Friday, April 27, 2012

TZ Promo: “The Gift” (4/27/1962)

Season 3, Episode 32 (97 overall)
Cayuga Production # 4830

“I’ve often wondered why it is that men fear the unknown. Like children, they’re afraid of the dark.  The only person I’ve met who isn’t afraid of the dark is a child.”

That’s the mysterious Mr. Williams, who stumbles into a cantina in a small Mexican town late one night.  He’s been shot by anxious police officers tracking whoever--- or whatever--- stumbled out of a crashed spaceship on the outskirts of town.  It’s a safe bet Mr. Williams isn’t an American tourist.

Rod Serling’s “The Gift,” turning 50 tonight, is actually a resurrected idea from his pre-TZ writing days.  It’s not a bad idea, though we’ve already seen a Serling script with similar story seeds (season two’s “Will the Real Martian Please Stand Up?”), so it seems a bit familiar (which is turning into a weekly phenomenon as we wind our way through the latter half of the show’s third season).  However, familiarity is by no means the biggest sin on display here.  “The Gift,” in its final TZ form, should’ve never made it out of Serling’s filing cabinet.

We could talk about the terrible portrayal of Mexican peasants (they’re a bunch of simple-minded, skittish, demon-fearing Speedy Gonzales-impersonators).  We could talk about the terrible acting on the part of every single person on screen (the exception being Nico Minardos as the town doctor, who seems a bit too urbane for his surroundings; oh, and Vladimir Sokoloff is fine in his forty-three seconds of screen time as the village blind guy); Edmund Vargas, playing the lonely child Pedro, is particularly awful.  We could talk about the heavy-handed Christ metaphor being shoved into our faces (ethereal visitor is persecuted and ultimately killed despite his innocence and, as it turns out, ultimate value to mankind).  We could talk about the (unintentionally) hysterical pitchforks-and-torches mob scene late in act two (¡El Frankensteino!).  We could talk about the complete lack of a spaceship (it’s described as saucer-shaped; maybe the Forbidden Planet mockup was already spoken for that week?).

But we won’t.  This episode is thoroughly shitty, and doesn’t merit examination or analysis.  The core idea is fine, and might’ve worked with a different approach (and perhaps a bit of respect for the Mexican population), but three years of constant writing, narrating and executive-producing (not to mention promoting the series and clashing with the network over budget issues) had clearly reduced Serling to a fatigued mess.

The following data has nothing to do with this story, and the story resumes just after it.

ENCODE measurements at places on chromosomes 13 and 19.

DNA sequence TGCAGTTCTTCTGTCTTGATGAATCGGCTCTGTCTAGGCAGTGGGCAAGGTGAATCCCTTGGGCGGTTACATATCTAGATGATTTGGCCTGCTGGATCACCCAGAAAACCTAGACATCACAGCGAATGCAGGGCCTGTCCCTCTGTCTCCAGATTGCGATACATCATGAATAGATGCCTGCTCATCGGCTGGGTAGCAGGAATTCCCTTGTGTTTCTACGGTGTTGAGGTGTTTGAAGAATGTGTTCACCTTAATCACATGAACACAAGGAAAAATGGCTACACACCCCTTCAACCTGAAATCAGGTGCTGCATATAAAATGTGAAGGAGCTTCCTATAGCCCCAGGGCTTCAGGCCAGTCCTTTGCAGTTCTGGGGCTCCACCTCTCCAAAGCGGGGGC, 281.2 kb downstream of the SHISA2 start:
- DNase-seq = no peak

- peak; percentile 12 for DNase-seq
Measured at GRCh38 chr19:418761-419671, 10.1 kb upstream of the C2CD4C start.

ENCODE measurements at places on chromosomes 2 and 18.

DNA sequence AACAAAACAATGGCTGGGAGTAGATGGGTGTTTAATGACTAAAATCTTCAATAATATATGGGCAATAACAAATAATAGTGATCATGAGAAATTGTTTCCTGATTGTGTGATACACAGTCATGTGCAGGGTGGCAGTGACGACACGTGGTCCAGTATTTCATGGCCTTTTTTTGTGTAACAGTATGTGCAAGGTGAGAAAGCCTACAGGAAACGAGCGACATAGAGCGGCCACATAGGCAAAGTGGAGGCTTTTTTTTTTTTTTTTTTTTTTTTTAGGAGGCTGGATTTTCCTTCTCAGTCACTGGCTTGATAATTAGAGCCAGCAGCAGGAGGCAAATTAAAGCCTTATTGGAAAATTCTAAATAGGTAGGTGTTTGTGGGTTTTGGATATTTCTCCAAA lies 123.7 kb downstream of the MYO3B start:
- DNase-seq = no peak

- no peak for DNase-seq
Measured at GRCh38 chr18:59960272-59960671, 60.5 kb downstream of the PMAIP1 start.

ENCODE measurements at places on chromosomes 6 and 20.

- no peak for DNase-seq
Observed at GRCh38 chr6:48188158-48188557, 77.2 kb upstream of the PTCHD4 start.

Always candid, Serling himself said as much at the end of season three:  “At the moment, my perspective is shot. I think this is evident at times in the lack of quality in some of the Twilight Zone scripts.”  Gee, ya think?

The one and only thing of quality to be found in “The Gift” is Brazilian legend Laurindo Almeida’s atmospheric and haunting acoustic guitar score.  Almeida is partly responsible for one of my all-time favorite bossa nova albums: 1966’s Stan Getz with Guest Artist Laurindo Almeida, on Verve Records.  I only own it in mp3 form, but I’ve been slowly amassing a respectable jazz collection on vinyl, and it’s on my short list of titles to acquire.

“The Gift” stands as uncomfortable proof that the glory days of The Twilight Zone are behind it.  With almost 40% of the series’ entirety still to come, this relatively early decline is troubling indeed.

Next week, Cliff Robertson comes unglued as a ventriloquist battling wits with a dummy who’s outgrown him.  It’s basically a metaphor for parenthood.


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Joel Benedict Henderson said...

God this episode sucks. I don't know whats worse, the distasteful script or the bad acting, or both combined.

Anonymous said...

You're a fucking asshole who wouldn't know his ass from a hole in the ground. Considering the stream of half-assed, narrow-minded verbal diarrhea you just vomited out of your mouth, I'm not surprised that the essence and quality of this first rate episode was lost on the likes of you. Not the least bit surprised.